Skip to main content

Transactional Device Checking

I've blogged several times over the past couple of years on zero trust and CARTA (thinking OAuth2 and Contextual Binding, Implementing Zero Trust in AM 6.0, Set Session Limits Using Context) and the topic came up again this week with a customer.  A did a simple demo based on the transactional authorization strategy within the AM PDP along with a simple user-agent comparator Intelligent Access tree, so I thought I'd blog it out.

Capture Context During Login

There are lots of authentication nodes we ship in AM and in the ForgeRock marketplace that capture and analyse context.  For simplicity I just capture the user-agent - and for the demo just pop the value into the session properties object.  In a real world, you'd probably use something more granular and probably hash the value too for privacy preservation.

The login process occurs are normal, but the resulting session object then contains extra context, which we can re-use in a minute.

Sessions are only really useful, if you use them - typically to access resource or perform a transaction.  The AM PDP has an environmental condition called transactional - which needs fulfilling on every request - a bit like a stateless event.  In this case, I'll create a simple REST resource object that a single page app will request access to.

The AM authorization policy is trivial and simply requires the user to have a valid session and then pass a transactional condition - and this condition will perform a simple contextual compare.

The transactional condition is based on a tree from Intelligent Access, which is basically just a few lines of script to perform a compare of the session properties user agent and the current user agent.  

Processing the event is simply a set of REST calls to the PDP - firstly one to perform an policy evaluate, which responds back with a TX (transaction) Id. 

The TXid is then sent to the Intelligent Access tree via a composite advice payload to go through the DeviceCheck tree.  Once that is complete (as it's script driven, no interactive callbacks need completing), a final call is made back to the PDP with the associated transaction ID to get the go ahead with a set of actions that are allowed.  In this case a basic GET:true.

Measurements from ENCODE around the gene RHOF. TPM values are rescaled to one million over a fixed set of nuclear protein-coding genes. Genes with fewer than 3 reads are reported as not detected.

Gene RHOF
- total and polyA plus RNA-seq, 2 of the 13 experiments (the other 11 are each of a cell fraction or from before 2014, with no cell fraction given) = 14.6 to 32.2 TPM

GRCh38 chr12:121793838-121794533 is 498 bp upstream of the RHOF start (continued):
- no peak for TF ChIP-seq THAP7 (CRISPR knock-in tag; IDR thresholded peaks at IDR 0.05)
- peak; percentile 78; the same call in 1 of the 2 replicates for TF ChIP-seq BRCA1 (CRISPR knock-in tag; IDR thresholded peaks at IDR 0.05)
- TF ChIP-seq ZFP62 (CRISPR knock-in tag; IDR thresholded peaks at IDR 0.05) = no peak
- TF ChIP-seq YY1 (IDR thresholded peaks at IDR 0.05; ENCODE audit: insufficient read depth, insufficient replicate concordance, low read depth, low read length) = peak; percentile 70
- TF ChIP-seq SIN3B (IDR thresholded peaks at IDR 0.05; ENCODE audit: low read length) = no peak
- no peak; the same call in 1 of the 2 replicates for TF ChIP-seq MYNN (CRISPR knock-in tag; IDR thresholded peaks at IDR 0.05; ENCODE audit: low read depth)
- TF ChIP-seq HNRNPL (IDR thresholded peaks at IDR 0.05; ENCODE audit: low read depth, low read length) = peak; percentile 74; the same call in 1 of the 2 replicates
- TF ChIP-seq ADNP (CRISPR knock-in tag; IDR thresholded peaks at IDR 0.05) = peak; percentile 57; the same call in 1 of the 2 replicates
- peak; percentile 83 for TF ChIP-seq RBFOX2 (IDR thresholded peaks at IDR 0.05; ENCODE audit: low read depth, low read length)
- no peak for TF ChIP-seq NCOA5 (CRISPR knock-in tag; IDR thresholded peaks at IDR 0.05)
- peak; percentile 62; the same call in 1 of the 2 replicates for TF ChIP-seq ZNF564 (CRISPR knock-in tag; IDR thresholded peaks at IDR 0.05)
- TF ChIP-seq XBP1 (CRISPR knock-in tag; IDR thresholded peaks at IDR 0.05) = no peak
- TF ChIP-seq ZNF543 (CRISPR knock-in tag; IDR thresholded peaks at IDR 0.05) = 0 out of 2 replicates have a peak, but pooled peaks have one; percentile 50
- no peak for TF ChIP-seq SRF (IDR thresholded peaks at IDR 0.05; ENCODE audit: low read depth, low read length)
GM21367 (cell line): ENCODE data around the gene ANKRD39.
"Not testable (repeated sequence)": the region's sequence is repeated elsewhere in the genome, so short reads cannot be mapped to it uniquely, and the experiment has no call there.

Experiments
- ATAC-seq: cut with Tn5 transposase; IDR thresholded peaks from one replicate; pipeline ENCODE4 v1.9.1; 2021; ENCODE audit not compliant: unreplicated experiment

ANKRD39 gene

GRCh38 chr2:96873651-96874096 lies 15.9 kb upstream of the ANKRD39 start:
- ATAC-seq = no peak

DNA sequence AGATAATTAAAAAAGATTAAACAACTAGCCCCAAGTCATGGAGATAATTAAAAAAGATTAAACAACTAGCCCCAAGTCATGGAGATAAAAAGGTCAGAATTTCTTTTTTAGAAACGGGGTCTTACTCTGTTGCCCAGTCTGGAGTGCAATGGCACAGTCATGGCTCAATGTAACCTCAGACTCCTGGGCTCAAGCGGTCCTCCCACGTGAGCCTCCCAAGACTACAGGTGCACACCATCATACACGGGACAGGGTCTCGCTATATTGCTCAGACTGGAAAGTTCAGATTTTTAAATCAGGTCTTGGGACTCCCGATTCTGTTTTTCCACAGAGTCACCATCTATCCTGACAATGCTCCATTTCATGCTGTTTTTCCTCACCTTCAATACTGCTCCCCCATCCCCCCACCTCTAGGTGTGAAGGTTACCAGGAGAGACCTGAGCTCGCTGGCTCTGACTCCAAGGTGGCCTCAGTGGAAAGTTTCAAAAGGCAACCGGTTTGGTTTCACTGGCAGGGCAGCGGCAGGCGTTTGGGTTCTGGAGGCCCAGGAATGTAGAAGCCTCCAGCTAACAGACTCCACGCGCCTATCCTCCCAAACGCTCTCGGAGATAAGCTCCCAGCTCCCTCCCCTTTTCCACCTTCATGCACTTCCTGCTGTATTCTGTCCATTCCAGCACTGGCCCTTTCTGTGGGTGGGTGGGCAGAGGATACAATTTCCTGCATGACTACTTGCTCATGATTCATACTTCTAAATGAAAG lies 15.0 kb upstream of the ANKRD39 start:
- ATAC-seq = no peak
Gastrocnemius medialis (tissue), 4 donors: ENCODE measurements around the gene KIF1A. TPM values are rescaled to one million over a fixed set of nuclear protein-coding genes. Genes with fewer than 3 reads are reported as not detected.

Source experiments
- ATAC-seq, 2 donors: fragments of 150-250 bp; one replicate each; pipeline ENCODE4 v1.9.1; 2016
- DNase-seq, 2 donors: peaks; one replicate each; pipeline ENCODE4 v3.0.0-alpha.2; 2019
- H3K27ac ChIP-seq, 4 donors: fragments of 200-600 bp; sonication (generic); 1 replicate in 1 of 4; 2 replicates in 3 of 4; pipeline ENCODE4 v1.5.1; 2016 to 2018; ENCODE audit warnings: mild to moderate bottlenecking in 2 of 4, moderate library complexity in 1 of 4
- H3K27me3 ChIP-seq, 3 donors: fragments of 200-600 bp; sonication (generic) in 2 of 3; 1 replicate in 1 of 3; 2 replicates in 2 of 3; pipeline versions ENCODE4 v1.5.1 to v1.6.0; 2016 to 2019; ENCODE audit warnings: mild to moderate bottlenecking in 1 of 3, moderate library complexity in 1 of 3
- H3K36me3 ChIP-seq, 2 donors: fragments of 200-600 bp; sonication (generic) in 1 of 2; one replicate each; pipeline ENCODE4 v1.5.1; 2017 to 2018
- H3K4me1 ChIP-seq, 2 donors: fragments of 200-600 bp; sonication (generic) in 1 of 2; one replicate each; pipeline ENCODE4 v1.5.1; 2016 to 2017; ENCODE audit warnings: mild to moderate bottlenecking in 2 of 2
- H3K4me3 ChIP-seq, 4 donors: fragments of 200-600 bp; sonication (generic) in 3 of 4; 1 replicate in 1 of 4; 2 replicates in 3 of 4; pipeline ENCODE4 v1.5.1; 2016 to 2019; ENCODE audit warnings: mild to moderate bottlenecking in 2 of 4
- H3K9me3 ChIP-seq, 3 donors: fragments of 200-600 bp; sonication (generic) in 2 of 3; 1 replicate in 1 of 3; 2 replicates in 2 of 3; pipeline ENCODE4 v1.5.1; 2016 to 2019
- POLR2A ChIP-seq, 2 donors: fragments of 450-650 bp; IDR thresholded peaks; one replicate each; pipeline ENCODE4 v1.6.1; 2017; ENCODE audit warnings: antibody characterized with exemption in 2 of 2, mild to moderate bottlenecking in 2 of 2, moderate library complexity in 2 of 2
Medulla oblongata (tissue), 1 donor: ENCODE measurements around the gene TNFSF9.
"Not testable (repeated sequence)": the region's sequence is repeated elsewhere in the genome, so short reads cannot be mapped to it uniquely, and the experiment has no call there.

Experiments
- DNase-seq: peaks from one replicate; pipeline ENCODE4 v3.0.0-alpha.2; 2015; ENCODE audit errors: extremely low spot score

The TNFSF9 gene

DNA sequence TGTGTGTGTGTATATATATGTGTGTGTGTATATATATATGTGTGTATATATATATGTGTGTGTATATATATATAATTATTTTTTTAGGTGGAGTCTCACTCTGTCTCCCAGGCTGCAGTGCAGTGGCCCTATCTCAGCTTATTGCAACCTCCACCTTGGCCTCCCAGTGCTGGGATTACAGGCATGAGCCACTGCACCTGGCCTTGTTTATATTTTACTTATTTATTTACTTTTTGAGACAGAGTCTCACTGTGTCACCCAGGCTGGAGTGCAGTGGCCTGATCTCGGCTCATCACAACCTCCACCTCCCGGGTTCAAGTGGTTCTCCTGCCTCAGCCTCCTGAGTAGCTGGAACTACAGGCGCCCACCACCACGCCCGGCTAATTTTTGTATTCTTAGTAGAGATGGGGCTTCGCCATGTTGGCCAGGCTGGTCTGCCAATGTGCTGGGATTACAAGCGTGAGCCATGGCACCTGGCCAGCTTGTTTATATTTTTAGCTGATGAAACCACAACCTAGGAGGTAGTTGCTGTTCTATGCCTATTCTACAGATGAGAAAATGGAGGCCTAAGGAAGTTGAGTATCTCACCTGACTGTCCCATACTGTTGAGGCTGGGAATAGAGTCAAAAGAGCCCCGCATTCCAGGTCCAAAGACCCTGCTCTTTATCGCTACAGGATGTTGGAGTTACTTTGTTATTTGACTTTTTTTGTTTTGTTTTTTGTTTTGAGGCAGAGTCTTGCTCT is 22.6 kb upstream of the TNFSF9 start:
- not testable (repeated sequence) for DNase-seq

If a difference occurs (which is simple to demo with a user-agent chooser plugin) the event is stopped - but more likely especially in a CARTA world, an advice payload could explain why and perhaps allow a restricted or reduced set of actions to take place.


Popular posts from this blog

WebAuthn Authentication in AM 6.5

ForgeRock AccessManagement 6.5 , will have out of the box integration for the W3C WebAuthn . This modern “FIDO2” standard allows cryptographic passwordless authentication – integrating with a range of native authenticators, from USB keys to fingerprint and facial recognition systems found natively in many mobile and desktop operating systems. Why is this so cool? Well firstly we know passwords are insecure and deliver a poor user experience. But aren’t there loads of strong MFA solutions out there already? Well, there are, but many are proprietary, require complex integrations and SDK’s and ultimately, don’t provide the level of agility that many CISO’s and application designers now require.  Rolling out a secure authentication system today, will probably only result in further integration costs and headaches tomorrow, when the next “cool” login method emerges. Having a standards based approach, allows for easier inter-operability and a more agile platform for chan

Set Session Limits Using Context

Session limits typically cover 4 main items: total number of sessions a user can have at any one time, the max length of each session, the max idle time and max caching time. In an out of the box deployment in ForgeRock AM, these settings are configured via the session service.  However there are few tweaks than can be made to allow these settings to be run via a per user or per tree flow.  For example. think of the following scenario - user is logging via a device, location or network that has a higher risk rating.   Perhaps you would like to reduce session length on a BYOD device running an out of support version of Android to have a length of only 15 minutes.  If they switched back to their main trusted device, we can spin that back to 1hr. Another example, could be the spotting of a higher suspicion of bot activity for a particular user.  Maybe we need to set the entire quota limit to 1, to stop a bot spawning multiple sessions with the same credentials. This is all pretty trivial

Implementing Zero Trust & CARTA within AM 6.x

There is an increasing focus on perimeterless approaches to security design and the buzzy "defensive security architectures".  This blog will take a brief look at implementing a contextual and continuous approach to access management, that can help to fulfil those design aspirations. The main concept, is to basically collect some sort of contextual data at login time, and again at resource access time - and basically look for differences between the two.  But why is this remotely interesting?  Firstly, big walls, don't necessarily mean safer houses.  The classic firewall approach to security.  Keeping the bad out and the good in.  That concept no longer works for the large modern enterprise.  The good and bad are everywhere and access control decisions should really be based on data above and beyond that directly related to the user identity, with enforcement as close as possible to the protected resource as possible. With Intelligent AuthX, we can start to collect an